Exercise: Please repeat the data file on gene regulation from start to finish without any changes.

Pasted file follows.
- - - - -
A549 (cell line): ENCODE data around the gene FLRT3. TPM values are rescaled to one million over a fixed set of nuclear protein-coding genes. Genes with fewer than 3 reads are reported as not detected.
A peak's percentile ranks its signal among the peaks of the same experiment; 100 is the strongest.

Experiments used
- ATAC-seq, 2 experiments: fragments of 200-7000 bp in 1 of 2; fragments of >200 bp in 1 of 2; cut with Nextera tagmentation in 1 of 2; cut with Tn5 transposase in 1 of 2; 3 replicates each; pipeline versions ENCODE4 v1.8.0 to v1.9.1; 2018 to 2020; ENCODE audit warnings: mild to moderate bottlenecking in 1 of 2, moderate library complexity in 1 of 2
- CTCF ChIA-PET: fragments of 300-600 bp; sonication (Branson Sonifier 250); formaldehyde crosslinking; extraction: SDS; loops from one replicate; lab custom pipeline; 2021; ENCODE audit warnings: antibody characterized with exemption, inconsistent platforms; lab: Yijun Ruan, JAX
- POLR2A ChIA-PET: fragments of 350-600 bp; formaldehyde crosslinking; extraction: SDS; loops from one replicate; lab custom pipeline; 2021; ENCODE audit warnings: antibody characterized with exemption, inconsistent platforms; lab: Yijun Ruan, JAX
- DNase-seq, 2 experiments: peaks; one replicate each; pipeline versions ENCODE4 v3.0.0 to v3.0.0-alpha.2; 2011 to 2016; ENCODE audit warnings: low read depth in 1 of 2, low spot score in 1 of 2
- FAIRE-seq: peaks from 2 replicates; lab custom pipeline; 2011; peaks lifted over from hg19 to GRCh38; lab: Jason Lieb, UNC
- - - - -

A549 (cell line): ENCODE data around the gene FLRT3. TPM values are rescaled to one million over a fixed set of nuclear protein-coding genes. Genes with fewer than 3 reads are reported as not detected.
A peak's percentile ranks its signal among the peaks of the same experiment; 100 is the strongest.

Experiments used
- ATAC-seq, 2 experiments: fragments of 200-7000 bp in 1 of 2; fragments of >200 bp in 1 of 2; cut with Nextera tagmentation in 1 of 2; cut with Tn5 transposase in 1 of 2; 3 replicates each; pipeline versions ENCODE4 v1.8.0 to v1.9.1; 2018 to 2020; ENCODE audit warnings: mild to moderate bottlenecking in 1 of 2, moderate library complexity in 1 of 2
- CTCF ChIA-PET: fragments of 300-600 bp; sonication (Branson Sonifier 250); formaldehyde crosslinking; extraction: SDS; loops from one replicate; lab custom pipeline; 2021; ENCODE audit warnings: antibody characterized with exemption, inconsistent platforms; lab: Yijun Ruan, JAX
- POLR2A ChIA-PET: fragments of 350-600 bp; formaldehyde crosslinking; extraction: SDS; loops from one replicate; lab custom pipeline; 2021; ENCODE audit warnings: antibody characterized with exemption, inconsistent platforms; lab: Yijun Ruan, JAX
- DNase-seq, 2 experiments: peaks; one replicate each; pipeline versions ENCODE4 v3.0.0 to v3.0.0-alpha.2; 2011 to 2016; ENCODE audit warnings: low read depth in 1 of 2, low spot score in 1 of 2
- FAIRE-seq: peaks from 2 replicates; lab custom pipeline; 2011; peaks lifted over from hg19 to GRCh38; lab: Jason Lieb, UNC